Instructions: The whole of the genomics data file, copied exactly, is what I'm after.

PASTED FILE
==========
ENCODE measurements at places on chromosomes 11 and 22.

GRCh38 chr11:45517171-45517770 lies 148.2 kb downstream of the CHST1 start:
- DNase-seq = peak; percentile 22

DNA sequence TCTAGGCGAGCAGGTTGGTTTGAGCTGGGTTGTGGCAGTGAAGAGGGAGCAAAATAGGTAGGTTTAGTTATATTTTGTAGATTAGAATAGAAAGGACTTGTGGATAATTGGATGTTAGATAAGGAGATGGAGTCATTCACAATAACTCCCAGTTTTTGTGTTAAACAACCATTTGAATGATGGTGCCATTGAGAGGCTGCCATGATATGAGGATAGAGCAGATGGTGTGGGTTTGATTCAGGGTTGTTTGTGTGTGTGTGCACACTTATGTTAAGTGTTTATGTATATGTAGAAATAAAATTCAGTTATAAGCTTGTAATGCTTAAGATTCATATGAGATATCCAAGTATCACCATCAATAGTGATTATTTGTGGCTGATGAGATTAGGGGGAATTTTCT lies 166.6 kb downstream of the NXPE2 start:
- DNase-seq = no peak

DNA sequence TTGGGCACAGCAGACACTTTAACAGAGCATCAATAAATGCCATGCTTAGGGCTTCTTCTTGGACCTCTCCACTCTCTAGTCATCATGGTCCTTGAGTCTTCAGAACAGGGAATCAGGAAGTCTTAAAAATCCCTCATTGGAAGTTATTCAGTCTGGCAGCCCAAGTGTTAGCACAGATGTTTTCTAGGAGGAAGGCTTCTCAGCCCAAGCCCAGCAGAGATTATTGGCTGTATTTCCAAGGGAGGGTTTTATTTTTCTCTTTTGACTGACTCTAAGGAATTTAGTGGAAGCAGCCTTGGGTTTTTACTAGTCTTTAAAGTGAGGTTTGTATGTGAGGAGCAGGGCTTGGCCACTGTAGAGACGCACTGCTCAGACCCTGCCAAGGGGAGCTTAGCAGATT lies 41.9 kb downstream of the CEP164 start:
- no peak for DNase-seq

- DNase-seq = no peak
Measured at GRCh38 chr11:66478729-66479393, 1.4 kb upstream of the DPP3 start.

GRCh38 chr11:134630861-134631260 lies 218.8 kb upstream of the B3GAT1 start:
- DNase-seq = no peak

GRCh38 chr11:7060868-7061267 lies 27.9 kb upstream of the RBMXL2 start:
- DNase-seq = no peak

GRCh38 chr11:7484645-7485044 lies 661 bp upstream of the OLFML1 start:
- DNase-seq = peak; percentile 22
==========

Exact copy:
ENCODE measurements at places on chromosomes 11 and 22.

GRCh38 chr11:45517171-45517770 lies 148.2 kb downstream of the CHST1 start:
- DNase-seq = peak; percentile 22

DNA sequence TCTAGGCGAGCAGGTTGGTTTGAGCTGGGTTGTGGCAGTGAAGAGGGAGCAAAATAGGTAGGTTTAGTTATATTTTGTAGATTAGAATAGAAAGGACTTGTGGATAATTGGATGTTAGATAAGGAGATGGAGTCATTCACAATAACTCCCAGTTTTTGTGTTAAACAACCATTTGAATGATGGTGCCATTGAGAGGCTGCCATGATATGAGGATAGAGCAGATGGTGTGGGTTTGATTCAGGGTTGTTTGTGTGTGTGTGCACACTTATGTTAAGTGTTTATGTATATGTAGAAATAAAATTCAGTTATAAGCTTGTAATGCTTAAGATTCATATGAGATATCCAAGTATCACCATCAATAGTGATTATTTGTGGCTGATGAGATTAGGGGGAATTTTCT lies 166.6 kb downstream of the NXPE2 start:
- DNase-seq = no peak

DNA sequence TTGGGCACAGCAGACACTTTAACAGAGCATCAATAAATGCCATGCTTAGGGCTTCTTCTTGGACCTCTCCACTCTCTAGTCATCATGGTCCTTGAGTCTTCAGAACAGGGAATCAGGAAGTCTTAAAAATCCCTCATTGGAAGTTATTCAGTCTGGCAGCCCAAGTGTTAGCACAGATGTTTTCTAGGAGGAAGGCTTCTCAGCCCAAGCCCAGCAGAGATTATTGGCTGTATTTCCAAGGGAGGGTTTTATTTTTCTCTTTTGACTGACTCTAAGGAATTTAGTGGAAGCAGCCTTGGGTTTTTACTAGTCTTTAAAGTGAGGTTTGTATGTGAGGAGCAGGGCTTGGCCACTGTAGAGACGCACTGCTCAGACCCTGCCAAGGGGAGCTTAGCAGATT lies 41.9 kb downstream of the CEP164 start:
- no peak for DNase-seq

- DNase-seq = no peak
Measured at GRCh38 chr11:66478729-66479393, 1.4 kb upstream of the DPP3 start.

GRCh38 chr11:134630861-134631260 lies 218.8 kb upstream of the B3GAT1 start:
- DNase-seq = no peak

GRCh38 chr11:7060868-7061267 lies 27.9 kb upstream of the RBMXL2 start:
- DNase-seq = no peak

GRCh38 chr11:7484645-7485044 lies 661 bp upstream of the OLFML1 start:
- DNase-seq = peak; percentile 22